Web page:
Understanding the overturning of Roe vs. Wade

Published 9:21 am Wednesday, June 29, 2022

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In a historic decision, the U.S. Supreme Court officially overturned Roe v. Wade on Friday, June 24, 2022, declaring access to an abortion was not a Constitutional right. This decision comes following a lengthy hearing of Dobbs v. Jackson Women’s Health Organization out of Mississippi.

Writing for the court majority, Justice Samuel Alito said that the 1973 Roe ruling and repeated subsequent high court decisions reaffirming Roe “must be overruled” because they were “egregiously wrong,” the arguments “exceptionally weak” and so “damaging” that they amounted to “an abuse of judicial authority.”

Joining Alito in his opinion were Justices Clarence Thomas, Neil Gorsuch, Brett Kavanaugh, Amy Coney Barrett and Chief Justice John Roberts.

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Justices Stephen Breyer, Sonia Sotomayor and Elena Kagan dissented, stating, “with sorrow- for this Court, but more, for the many millions of American women who have today lost a fundamental constitutional protection- we must dissent.”

The decision sent shock waves through the United States, with many protests erupting throughout the country.

However, Alito reaffirmed that the Constitution does not confer a right to abortion, but it is a matter to be decided by states and voters in that state.

With every state following a different set of rules, it leaves many questioning what does this mean for Georgia.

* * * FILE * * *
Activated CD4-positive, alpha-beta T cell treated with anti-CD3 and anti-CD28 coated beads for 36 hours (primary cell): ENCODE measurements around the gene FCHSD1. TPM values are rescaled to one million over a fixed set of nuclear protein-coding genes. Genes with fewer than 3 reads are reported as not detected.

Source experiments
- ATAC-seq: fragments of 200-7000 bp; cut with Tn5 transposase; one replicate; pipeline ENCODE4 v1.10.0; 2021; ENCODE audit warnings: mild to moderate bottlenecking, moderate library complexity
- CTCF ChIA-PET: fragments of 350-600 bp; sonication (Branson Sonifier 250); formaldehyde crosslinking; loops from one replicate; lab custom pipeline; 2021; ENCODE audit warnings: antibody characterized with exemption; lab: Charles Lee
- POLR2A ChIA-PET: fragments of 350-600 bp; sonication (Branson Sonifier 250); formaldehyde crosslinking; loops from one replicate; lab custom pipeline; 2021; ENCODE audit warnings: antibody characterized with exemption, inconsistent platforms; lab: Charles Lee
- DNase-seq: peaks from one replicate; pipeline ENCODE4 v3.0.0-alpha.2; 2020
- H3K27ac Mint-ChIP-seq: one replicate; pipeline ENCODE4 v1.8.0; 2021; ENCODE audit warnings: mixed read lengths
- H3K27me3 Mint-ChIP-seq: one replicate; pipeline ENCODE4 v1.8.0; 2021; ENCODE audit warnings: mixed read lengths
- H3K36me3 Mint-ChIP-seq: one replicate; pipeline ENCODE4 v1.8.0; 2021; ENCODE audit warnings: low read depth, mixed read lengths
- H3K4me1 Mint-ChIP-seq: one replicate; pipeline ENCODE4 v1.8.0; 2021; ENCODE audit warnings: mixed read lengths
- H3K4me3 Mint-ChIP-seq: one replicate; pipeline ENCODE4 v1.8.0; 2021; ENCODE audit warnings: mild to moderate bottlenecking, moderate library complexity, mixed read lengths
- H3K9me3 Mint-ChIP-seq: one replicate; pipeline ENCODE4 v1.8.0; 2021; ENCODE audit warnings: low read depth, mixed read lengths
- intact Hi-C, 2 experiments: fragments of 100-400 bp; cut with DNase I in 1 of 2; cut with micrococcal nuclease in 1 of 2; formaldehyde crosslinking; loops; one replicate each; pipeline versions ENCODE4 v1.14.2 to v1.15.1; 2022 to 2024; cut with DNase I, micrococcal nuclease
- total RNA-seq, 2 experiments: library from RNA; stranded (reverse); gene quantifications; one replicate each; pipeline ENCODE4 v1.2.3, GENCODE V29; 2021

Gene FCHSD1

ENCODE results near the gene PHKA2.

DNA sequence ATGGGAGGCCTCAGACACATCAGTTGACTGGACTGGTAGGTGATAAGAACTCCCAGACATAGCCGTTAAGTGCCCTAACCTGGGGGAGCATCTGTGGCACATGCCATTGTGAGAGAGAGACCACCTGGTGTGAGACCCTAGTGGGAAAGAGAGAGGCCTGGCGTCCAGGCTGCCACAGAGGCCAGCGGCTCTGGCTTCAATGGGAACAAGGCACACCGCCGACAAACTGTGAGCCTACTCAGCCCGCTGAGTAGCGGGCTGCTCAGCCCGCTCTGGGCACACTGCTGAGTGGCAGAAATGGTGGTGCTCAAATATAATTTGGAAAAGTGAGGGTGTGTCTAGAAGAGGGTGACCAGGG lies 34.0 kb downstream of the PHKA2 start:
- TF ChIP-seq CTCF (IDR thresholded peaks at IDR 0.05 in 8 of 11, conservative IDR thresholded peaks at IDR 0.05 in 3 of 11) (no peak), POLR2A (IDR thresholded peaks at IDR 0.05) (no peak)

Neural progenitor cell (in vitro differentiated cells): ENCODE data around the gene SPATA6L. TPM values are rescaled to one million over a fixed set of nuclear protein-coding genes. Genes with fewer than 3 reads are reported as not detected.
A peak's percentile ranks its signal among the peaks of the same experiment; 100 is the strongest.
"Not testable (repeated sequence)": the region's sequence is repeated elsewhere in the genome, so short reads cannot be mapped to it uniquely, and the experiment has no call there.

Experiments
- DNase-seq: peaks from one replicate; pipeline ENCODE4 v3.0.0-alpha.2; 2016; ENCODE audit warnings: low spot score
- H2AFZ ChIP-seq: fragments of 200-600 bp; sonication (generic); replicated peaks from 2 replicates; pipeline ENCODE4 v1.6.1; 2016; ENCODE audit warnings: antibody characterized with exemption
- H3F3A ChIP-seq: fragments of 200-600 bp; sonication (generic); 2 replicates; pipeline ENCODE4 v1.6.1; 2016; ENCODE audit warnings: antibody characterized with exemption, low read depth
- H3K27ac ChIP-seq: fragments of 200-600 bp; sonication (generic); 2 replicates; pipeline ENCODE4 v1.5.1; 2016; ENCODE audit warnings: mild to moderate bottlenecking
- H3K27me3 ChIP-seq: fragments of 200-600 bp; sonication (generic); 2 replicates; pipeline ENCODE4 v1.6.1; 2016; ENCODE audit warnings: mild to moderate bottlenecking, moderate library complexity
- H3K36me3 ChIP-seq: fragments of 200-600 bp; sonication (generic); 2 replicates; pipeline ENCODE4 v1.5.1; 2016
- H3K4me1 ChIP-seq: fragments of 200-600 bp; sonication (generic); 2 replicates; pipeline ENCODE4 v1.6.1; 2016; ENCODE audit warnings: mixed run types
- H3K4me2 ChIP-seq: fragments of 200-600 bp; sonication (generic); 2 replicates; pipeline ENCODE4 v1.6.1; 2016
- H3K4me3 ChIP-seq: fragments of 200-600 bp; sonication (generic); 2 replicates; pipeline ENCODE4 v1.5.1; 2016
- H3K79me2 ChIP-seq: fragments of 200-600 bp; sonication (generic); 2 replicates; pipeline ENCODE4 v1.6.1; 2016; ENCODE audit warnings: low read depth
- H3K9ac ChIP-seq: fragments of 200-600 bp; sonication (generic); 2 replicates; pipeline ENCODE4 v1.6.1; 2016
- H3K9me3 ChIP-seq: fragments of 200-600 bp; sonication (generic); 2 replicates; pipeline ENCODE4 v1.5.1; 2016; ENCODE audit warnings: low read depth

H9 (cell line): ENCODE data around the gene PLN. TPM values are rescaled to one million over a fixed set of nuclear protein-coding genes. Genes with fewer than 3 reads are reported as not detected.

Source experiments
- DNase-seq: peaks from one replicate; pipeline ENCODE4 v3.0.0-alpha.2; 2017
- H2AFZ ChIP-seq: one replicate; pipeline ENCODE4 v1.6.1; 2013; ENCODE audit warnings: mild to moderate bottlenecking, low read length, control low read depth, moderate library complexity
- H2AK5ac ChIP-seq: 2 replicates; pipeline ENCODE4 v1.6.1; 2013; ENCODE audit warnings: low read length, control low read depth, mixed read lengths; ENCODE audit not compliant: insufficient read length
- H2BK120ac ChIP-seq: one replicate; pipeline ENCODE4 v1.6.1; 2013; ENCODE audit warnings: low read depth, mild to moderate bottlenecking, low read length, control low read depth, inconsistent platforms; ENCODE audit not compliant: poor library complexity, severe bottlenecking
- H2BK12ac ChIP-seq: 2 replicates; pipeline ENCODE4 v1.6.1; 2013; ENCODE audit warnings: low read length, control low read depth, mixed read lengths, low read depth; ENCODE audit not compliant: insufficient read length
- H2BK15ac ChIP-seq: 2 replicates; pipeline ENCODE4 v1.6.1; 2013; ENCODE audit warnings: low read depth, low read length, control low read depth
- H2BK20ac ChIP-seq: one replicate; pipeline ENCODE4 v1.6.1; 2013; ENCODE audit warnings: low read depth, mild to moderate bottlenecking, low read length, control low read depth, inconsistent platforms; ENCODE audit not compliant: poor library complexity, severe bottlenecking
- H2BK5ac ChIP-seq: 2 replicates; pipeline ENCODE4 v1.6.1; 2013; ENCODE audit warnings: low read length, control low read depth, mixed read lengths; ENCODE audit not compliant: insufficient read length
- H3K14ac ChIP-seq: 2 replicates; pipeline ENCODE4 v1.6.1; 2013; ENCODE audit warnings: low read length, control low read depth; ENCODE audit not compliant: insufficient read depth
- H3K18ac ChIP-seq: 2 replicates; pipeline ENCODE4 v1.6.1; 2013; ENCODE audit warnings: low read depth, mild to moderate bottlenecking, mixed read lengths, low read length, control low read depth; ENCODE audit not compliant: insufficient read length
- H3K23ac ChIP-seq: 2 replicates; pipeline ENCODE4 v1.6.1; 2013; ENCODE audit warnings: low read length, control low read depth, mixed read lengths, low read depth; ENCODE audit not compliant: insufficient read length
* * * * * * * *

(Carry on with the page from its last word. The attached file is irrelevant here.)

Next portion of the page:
According to a press release, within hours of the Supreme Court’s reversal, the state of Georgia officially asked the 11th Circuit Court of Appeals in Atlanta to reinstate the Georgia LIFE Act, better known as the Fetal Heartbeat Bill.

“We have just filed a notice in the 11th Circuit requesting it reverse the District Court’s decision and allow Georgia’s Heartbeat Law to take effect,” said State Attorney General Chris Carr in a news release.

The Bill became prominent in 2019 when it passed. It restricted abortion up until the point a fetal heartbeat is detectable, generally around six weeks of gestation, with exceptions for rape and incest, and some medical exceptions (though there are stipulations for both, such as proper police report filing for rape and incest cases, and the cutoff is then 20 weeks.)

The bill drew much controversy, particularly from celebrities, and was deemed unconstitutional by a federal judge in 2020. Appeals were filed against this ruling; however, a stay was issued on the case until the SCOTUS’ Dobbs decision was made.

According to Senator Dean Burke, the Court of Appeals wants to have a hearing before making a ruling.

“Until the courts rule on that issue there will be no change to the current status,” Burke said.

Until the Bill is reinstated by the Court of Appeals, Memorial Hospital and Manor said nothing will change and there will be no impact on the Bainbridge community.